Unrelated to my research, I recently met a teen activist from a local high school. She runs a student group called “Students Against Human Trafficking.” Tonight, her group put together a screening of the 2007 film Trade at a local movie theater, followed by a discussion with the producer.
Now, I watch a lot of film and I pay attention to what’s coming out that deals with serious matters, but I was completely unaware of this film. And yet, it was stunning. Heartbreaking, moving, jawdropping. Unfortunately, the film was only released in 25 cities, was not advertised, and was pulled two weeks after release so most people who should see it didn’t. Gosh darn it, I hate when the studios get cagey about serious films and fail to actually promote them like they should. Anyhow, the film is now on DVD and I want to encourage everyone to see it. It’s haunting, but definitely worth it. And it will definitely make you think.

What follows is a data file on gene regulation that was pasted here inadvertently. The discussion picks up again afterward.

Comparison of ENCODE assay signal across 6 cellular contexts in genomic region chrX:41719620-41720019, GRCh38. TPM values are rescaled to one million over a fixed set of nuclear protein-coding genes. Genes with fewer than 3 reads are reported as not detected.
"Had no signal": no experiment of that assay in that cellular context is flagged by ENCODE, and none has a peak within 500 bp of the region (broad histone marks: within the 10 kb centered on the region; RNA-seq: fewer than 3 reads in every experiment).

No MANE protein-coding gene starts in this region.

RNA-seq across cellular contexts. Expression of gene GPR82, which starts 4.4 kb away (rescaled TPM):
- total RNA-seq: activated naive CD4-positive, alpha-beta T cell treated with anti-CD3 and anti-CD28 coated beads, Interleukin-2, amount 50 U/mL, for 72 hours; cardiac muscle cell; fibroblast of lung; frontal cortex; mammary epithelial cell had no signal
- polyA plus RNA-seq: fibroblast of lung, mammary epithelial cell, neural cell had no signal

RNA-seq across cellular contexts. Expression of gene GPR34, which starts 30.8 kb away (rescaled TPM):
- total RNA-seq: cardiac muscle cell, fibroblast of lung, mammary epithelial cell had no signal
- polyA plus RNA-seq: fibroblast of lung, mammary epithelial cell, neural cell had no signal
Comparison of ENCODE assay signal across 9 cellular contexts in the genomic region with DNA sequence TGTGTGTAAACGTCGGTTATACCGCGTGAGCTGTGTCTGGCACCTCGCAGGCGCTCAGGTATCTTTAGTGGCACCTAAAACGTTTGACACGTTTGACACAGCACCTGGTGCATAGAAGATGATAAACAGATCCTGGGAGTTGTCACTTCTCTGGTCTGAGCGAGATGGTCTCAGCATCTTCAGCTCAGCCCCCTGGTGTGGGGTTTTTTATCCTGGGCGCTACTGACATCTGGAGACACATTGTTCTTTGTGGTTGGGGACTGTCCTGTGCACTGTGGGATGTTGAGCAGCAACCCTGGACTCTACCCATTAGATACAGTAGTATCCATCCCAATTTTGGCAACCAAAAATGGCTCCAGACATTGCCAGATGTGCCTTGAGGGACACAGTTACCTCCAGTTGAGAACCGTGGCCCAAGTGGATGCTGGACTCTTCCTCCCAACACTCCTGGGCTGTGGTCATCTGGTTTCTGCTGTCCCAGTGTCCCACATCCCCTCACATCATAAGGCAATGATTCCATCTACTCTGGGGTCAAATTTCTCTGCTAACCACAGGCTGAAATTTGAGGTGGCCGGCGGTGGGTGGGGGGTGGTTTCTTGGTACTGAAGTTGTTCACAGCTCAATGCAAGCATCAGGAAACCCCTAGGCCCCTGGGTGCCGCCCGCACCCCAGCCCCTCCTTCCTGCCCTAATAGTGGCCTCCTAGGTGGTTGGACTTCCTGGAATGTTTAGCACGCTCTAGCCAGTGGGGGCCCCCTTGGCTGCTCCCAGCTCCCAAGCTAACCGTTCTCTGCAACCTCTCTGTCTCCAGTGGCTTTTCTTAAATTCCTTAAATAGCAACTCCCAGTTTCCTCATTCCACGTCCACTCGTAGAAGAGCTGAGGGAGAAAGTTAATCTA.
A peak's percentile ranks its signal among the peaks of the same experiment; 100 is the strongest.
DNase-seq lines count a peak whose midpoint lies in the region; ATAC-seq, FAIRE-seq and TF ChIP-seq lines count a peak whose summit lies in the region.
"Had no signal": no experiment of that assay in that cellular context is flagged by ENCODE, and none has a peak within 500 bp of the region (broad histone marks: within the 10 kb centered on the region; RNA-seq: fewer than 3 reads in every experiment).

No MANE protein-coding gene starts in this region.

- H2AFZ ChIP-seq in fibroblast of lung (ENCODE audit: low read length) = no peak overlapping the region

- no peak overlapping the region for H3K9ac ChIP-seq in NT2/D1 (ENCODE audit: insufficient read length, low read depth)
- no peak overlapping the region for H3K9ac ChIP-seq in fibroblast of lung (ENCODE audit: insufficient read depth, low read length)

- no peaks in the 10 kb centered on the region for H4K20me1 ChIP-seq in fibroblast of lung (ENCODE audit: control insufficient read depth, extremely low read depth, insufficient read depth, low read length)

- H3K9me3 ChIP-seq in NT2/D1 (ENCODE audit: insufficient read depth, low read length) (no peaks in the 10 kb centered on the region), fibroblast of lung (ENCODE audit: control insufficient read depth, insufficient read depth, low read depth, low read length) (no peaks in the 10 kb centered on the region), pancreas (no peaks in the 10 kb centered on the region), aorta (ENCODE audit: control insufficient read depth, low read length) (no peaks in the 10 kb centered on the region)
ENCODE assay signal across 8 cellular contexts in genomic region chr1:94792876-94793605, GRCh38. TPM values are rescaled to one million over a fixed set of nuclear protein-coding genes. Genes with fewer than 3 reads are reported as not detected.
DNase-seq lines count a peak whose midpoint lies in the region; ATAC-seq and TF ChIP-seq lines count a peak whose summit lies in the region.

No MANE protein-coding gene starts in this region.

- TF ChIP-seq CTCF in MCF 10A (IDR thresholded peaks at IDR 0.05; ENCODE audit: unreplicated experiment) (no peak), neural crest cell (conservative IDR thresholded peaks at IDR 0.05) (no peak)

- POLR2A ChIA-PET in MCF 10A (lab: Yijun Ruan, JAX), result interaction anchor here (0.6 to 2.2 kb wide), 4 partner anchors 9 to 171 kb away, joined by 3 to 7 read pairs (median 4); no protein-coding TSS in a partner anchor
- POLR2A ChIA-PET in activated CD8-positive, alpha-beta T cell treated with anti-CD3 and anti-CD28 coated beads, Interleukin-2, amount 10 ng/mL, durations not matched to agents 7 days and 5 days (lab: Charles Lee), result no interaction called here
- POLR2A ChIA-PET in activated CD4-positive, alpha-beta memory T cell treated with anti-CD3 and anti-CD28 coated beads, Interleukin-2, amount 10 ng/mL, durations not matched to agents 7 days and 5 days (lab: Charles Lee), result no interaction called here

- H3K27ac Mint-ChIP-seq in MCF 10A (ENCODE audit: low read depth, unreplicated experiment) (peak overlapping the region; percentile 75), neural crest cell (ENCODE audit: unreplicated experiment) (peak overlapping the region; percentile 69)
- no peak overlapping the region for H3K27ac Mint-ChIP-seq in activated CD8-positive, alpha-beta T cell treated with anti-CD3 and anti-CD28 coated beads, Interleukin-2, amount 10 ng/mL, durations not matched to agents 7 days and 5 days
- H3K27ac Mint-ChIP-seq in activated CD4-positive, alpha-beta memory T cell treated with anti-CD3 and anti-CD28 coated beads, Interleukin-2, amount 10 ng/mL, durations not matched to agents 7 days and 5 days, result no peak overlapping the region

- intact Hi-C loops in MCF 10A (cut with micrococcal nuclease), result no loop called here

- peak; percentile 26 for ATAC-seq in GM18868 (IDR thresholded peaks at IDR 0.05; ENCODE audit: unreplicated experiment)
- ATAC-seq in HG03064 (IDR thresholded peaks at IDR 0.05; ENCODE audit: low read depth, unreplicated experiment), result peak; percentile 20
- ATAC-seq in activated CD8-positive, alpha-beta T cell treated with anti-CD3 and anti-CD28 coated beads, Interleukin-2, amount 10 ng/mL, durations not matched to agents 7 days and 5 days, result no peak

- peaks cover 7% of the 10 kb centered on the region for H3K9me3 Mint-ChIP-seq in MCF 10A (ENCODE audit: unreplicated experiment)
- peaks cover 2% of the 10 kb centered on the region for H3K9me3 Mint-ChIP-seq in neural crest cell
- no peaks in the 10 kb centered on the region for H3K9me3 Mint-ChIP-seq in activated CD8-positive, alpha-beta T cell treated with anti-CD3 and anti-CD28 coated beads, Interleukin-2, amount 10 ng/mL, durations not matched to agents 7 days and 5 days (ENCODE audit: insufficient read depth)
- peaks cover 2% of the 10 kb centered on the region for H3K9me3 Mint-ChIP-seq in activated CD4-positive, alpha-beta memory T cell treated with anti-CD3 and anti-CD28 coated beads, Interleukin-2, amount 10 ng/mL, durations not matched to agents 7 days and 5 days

“Trade” depicts the global dynamic of sex trafficking, focusing on the role that American demand plays in the perpetuation of this insidious business. The film centers on the story of a young Mexican boy who is on the edge of becoming a thug himself when his younger sister is abducted and trafficked, eventually to be sold through an Internet sex slave auction. Through luck, he ends up running into a cop (Kevin Kline) who is trying to make sense of this business and reluctantly agrees to help him find his sister. Weaving together the stories of people who are abducted or experience the emotional devastation of sex trafficking, this film is a brilliant although disturbing portrait of a real life criminal business. An absolutely must-see. Haunting, yet important.
If you’d prefer a more serious approach to this horrific topic, I also recommend checking out the PBS documentary on Lives For Sale. (My cousin-in-law was involved in the production of this piece.) This film steps back to think about the dark side of illegal immigration and the black market trade in human beings.